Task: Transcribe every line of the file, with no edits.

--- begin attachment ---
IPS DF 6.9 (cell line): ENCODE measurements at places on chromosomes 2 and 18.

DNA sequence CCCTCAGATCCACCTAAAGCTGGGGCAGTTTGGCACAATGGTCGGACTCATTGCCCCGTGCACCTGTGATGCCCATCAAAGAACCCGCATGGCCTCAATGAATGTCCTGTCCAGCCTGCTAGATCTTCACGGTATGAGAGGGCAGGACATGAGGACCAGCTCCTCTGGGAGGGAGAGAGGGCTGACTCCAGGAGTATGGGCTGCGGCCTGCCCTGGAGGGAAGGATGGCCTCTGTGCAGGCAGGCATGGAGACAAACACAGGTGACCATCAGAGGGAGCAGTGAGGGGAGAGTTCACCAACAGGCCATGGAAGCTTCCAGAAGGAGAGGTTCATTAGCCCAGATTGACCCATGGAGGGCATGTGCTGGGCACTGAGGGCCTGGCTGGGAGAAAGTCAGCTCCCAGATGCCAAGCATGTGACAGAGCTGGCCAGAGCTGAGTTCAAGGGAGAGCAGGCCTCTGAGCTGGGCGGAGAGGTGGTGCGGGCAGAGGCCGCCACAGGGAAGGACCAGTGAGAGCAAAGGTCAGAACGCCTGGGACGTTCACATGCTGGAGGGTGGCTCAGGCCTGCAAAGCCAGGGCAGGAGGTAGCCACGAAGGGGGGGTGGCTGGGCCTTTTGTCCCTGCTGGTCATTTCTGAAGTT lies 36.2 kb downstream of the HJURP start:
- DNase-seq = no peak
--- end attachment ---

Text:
IPS DF 6.9 (cell line): ENCODE measurements at places on chromosomes 2 and 18.

DNA sequence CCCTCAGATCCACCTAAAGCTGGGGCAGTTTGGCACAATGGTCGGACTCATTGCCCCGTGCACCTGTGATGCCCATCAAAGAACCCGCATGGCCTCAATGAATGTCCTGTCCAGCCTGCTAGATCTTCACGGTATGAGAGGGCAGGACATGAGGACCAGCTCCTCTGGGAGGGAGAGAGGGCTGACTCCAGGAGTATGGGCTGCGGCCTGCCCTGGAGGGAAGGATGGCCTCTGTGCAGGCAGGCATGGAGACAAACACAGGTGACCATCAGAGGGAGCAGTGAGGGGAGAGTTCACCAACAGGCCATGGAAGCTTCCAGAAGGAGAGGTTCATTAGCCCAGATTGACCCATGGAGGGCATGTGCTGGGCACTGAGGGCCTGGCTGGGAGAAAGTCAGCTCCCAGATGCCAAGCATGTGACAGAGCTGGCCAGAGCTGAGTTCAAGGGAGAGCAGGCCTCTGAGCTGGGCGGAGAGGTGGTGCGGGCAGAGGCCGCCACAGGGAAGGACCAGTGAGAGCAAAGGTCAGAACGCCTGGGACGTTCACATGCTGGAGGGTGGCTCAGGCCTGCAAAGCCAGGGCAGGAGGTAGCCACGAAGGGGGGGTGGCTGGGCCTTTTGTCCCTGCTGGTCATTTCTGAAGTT lies 36.2 kb downstream of the HJURP start:
- DNase-seq = no peak